Of course, the human mind’s obsession with finding and inventing patterns does not seem like a healthy phenomenon, so why do our minds carry such a birth defect that might drive some of us crazy?
Scientist Michael Shermer answers this question by saying that the human mind’s obsession with finding patterns is one of the main reasons why mankind has survived so far.
In his book The Believing Brain, the German scientist explains his theory with a simple example:
Go back in time 3 million years, and imagine that you are a primitive human being walking in the middle of the plains of Africa in search of lunch for you and your children, and suddenly you have a rustling sound between the grass behind you heard. So, what is the source of the sound? Does the wind soothe the static weeds? Or a predator moving towards you to devour you?
Sometimes your answer to this question can be a matter of life or death. The mind therefore always tends to find patterns between everything around it, and also quickly finds links between the sound of the rattling of the grass and the possibility of a predator that is going to kill you, this is the pattern that your mind automatically chooses without thinking.
The process of finding or finding patterns is what Shermer calls “pattern formation,” and it leads to two types of errors:
- The first type is the “false positive”, which is the belief that a pattern exists when it does not exist.
- The second type is the “false negative”, which is the belief that there is no pattern when the pattern does exist.
What kind of mistake would you prefer to make in the former case: to think that there is a predator behind you when there is nothing, or you think there is no predator when it comes to you?
Therefore, the mind always tends to make the first type of mistake and the tendency to believe that there is a pattern, even if the percentage of truth is small. Therefore, we must also acknowledge that our reason is due and that moral defect in our lives and the lives of our ancestors and even our grandchildren, even if it means that we make many mistakes of the first kind, there is no objection to it, the most important thing is that we never make mistakes of the second type.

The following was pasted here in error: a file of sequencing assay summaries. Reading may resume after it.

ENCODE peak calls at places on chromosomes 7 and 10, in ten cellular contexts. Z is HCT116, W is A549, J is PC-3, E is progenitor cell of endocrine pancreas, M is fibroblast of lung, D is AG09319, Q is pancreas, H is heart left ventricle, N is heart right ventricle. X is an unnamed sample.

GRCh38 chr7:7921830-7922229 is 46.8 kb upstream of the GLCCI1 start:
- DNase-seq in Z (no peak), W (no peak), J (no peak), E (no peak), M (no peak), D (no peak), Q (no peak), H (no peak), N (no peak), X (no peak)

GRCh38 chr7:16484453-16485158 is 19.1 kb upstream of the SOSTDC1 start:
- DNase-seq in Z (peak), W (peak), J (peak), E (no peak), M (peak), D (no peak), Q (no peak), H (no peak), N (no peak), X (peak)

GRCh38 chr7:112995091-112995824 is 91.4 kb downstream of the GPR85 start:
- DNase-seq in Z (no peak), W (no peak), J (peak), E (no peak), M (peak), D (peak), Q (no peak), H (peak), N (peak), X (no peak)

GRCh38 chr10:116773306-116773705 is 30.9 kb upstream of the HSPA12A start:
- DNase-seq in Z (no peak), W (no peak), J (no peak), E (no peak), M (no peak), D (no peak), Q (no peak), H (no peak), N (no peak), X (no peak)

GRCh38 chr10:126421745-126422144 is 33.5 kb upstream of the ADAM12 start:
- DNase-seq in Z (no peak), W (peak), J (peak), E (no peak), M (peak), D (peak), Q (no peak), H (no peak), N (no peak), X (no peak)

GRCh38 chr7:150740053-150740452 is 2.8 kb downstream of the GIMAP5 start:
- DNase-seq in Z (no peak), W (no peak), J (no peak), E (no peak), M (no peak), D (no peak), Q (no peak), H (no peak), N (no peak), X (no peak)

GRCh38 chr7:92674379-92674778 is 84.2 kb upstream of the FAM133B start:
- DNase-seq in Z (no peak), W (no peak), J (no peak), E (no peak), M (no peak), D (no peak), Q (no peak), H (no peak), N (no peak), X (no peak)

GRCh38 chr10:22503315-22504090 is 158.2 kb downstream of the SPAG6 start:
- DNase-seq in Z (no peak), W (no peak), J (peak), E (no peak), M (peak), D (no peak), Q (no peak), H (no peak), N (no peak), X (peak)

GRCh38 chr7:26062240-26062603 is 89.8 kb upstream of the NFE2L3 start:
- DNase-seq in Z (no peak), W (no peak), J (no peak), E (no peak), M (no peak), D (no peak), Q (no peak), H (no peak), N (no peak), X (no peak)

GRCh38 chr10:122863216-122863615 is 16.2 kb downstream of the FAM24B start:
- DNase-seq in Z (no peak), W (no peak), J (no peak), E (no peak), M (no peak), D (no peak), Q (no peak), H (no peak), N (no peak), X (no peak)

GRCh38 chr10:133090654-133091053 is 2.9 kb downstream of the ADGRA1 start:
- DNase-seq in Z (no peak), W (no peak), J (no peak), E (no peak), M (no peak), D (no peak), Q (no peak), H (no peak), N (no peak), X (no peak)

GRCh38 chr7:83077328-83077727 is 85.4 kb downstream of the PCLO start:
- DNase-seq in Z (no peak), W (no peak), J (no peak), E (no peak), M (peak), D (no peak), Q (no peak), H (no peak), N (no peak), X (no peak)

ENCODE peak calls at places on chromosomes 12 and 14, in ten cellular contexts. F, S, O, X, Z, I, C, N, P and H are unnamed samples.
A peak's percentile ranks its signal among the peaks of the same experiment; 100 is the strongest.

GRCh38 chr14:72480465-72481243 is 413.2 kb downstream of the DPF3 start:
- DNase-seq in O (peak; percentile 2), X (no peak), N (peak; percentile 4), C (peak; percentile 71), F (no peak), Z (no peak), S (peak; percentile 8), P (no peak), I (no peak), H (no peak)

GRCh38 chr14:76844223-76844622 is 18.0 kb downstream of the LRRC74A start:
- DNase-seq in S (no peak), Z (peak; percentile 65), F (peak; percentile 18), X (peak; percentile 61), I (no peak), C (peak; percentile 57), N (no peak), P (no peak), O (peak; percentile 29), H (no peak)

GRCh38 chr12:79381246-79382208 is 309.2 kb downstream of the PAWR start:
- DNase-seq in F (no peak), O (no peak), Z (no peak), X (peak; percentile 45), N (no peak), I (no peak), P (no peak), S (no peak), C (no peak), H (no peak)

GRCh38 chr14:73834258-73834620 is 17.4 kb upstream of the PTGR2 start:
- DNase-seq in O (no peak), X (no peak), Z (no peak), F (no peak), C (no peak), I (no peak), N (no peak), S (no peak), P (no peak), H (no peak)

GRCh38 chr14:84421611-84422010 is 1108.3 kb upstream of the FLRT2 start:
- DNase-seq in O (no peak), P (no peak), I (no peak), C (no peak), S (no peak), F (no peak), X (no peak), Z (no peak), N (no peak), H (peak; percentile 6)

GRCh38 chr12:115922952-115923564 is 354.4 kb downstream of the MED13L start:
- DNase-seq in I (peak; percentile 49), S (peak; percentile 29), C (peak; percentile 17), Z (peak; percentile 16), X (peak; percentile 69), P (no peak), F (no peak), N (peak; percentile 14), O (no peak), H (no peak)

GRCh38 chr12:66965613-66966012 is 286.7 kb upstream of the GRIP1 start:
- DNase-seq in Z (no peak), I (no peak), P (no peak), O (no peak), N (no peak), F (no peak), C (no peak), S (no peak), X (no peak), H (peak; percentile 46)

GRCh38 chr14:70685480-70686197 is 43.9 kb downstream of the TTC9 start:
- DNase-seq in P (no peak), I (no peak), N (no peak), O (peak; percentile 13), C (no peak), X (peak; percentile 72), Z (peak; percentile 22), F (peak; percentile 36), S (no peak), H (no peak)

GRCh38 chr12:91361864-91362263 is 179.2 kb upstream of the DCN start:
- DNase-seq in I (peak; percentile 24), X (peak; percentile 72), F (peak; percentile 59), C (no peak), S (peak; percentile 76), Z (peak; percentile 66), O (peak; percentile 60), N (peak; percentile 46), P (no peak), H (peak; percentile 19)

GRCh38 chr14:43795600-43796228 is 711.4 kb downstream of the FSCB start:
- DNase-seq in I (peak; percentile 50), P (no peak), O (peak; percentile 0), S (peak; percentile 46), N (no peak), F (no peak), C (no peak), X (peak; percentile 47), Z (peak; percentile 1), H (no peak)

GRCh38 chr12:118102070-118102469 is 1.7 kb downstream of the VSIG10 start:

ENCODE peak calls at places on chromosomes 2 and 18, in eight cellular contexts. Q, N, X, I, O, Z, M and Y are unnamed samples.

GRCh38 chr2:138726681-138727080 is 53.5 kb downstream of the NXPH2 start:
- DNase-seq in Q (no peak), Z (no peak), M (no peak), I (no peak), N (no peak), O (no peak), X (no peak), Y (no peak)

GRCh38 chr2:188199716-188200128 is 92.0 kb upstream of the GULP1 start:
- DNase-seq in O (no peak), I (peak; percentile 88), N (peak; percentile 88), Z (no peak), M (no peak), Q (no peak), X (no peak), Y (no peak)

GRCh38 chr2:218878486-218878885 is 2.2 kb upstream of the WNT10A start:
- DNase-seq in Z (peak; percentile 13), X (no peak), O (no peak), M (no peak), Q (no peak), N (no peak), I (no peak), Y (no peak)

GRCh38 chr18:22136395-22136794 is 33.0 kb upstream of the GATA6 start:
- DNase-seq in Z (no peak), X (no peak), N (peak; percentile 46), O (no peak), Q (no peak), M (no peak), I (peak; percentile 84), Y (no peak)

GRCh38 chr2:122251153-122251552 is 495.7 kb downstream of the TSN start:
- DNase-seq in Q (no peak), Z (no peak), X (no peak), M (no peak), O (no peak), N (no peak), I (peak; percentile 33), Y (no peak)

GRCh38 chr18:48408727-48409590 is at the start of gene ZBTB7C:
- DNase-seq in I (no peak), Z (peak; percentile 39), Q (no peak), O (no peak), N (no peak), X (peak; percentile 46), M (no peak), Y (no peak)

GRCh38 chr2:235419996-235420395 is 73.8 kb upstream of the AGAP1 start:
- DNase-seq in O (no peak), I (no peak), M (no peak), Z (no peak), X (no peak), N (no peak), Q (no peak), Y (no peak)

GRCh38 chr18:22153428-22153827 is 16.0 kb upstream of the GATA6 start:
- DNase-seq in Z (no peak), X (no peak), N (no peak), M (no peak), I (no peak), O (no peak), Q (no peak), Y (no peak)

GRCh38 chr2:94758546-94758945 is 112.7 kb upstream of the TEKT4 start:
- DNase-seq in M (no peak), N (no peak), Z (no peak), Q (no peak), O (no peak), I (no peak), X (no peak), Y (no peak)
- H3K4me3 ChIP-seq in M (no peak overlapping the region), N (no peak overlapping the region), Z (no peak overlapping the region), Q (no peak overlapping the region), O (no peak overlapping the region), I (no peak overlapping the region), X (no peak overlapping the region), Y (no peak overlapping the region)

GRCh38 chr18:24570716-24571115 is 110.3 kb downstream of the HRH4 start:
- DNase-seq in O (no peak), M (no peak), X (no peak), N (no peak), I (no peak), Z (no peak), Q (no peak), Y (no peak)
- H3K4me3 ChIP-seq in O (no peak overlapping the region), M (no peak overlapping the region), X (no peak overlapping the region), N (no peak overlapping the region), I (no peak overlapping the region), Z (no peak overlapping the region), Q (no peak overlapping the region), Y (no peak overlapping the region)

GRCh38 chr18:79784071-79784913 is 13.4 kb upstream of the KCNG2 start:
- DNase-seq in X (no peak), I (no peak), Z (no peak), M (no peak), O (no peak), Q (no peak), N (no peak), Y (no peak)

Conclusion: Do not fall in love with your hypothesis
If reality is not as real as we think, and our sensory perception is not as accurate as we dream, but also our mind deceives us most of the time, which blinds us to sometimes see what lies ahead we are, and make us see what is not present at other times. And if our senses are not so reliable, and the standards of reality so meager, what should we do about it?
Here is an important quote from the British Nobel Prize-winning biologist Peter Medawar, who says:
Not necessarily that everything you see is there, and not necessarily that everything you see is there in the first place. This means that for you the world is a hypothesis that only exists in your head, you pay attention to things and ignore others, and you should rather not believe everything you see, but be flexible with your hypothesis of the world and yourself constantly remind that what you see is not the world, but your perspective on it, not reality but the angle You choose to look at reality through it, not objective reality, but simply the result of the deception of your senses .
Be humble and flexible enough to constantly update your hypothesis, and even question it and your mind’s if at any point you feel that your hypothesis is not in your favor.
Again, this is just a hypothesis, not a fact and not inevitable, because if we look at the world, we will not see the sun above us, nor the earth below us, but rather an eye. who sees the sun and a foot that feels the earth, so always remember, when the ghost of certainty attacks you or the arrogance of the mind enables you, never fall in grams your hypothesis.